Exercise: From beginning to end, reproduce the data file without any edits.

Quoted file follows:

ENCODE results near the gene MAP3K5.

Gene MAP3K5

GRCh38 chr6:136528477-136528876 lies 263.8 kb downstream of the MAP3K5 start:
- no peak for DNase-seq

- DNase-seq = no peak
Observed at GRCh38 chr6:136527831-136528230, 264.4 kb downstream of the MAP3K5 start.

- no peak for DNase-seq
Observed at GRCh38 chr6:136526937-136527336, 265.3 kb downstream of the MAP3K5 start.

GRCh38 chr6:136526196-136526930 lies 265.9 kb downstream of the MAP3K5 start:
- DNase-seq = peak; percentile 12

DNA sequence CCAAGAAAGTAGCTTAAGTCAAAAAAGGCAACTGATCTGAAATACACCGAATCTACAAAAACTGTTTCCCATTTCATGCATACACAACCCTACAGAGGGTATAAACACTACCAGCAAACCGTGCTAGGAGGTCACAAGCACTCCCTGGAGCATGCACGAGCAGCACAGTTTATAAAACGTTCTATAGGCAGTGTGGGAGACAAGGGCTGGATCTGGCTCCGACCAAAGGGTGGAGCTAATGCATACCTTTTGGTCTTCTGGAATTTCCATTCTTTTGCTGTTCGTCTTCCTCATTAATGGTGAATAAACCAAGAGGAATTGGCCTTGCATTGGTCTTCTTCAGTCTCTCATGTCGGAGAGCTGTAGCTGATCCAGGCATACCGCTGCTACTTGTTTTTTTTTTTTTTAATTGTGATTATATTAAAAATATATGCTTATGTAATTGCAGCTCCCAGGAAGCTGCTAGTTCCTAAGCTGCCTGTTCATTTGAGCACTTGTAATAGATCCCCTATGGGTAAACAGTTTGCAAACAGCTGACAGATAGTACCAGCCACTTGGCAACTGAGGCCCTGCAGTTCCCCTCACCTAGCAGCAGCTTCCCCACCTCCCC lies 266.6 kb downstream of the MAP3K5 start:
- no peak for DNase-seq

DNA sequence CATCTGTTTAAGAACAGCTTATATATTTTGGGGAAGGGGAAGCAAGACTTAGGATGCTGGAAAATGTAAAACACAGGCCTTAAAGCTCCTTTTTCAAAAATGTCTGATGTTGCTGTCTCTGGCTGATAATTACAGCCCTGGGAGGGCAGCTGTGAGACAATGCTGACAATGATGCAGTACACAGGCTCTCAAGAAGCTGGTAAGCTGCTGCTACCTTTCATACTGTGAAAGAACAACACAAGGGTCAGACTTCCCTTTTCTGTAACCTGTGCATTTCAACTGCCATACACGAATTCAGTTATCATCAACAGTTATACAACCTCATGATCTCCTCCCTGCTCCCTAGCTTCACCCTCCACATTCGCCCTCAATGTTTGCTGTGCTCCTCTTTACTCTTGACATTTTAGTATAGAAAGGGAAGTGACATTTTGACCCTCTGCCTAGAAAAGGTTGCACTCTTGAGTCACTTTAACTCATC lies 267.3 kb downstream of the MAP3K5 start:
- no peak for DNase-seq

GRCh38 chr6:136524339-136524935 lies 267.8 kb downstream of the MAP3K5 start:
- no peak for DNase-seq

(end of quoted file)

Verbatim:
ENCODE results near the gene MAP3K5.

Gene MAP3K5

GRCh38 chr6:136528477-136528876 lies 263.8 kb downstream of the MAP3K5 start:
- no peak for DNase-seq

- DNase-seq = no peak
Observed at GRCh38 chr6:136527831-136528230, 264.4 kb downstream of the MAP3K5 start.

- no peak for DNase-seq
Observed at GRCh38 chr6:136526937-136527336, 265.3 kb downstream of the MAP3K5 start.

GRCh38 chr6:136526196-136526930 lies 265.9 kb downstream of the MAP3K5 start:
- DNase-seq = peak; percentile 12

DNA sequence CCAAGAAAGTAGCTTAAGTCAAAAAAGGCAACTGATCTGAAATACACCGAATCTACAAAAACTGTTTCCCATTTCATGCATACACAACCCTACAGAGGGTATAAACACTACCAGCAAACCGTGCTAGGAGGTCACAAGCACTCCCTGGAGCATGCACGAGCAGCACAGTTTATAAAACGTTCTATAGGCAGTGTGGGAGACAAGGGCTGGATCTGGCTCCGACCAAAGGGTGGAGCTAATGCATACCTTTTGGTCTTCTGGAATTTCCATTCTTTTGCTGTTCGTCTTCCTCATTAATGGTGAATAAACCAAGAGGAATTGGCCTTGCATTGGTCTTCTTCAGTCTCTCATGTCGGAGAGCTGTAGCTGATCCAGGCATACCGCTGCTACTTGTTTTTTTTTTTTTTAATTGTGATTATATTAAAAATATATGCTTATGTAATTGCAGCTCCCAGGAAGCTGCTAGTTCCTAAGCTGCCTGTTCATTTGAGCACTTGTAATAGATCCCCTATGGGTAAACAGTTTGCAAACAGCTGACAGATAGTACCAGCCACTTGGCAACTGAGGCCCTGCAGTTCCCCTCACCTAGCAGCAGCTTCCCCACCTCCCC lies 266.6 kb downstream of the MAP3K5 start:
- no peak for DNase-seq

DNA sequence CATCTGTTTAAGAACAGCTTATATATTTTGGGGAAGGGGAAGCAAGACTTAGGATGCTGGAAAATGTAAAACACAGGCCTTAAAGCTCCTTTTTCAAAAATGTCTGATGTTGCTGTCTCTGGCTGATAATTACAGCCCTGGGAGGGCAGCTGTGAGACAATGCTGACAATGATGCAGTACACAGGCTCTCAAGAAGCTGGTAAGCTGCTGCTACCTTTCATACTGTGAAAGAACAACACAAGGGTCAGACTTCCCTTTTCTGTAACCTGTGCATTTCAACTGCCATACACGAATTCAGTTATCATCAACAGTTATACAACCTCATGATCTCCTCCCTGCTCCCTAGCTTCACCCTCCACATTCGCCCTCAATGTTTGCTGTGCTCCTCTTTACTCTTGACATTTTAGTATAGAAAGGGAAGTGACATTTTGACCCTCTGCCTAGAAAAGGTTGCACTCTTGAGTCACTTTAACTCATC lies 267.3 kb downstream of the MAP3K5 start:
- no peak for DNase-seq

GRCh38 chr6:136524339-136524935 lies 267.8 kb downstream of the MAP3K5 start:
- no peak for DNase-seq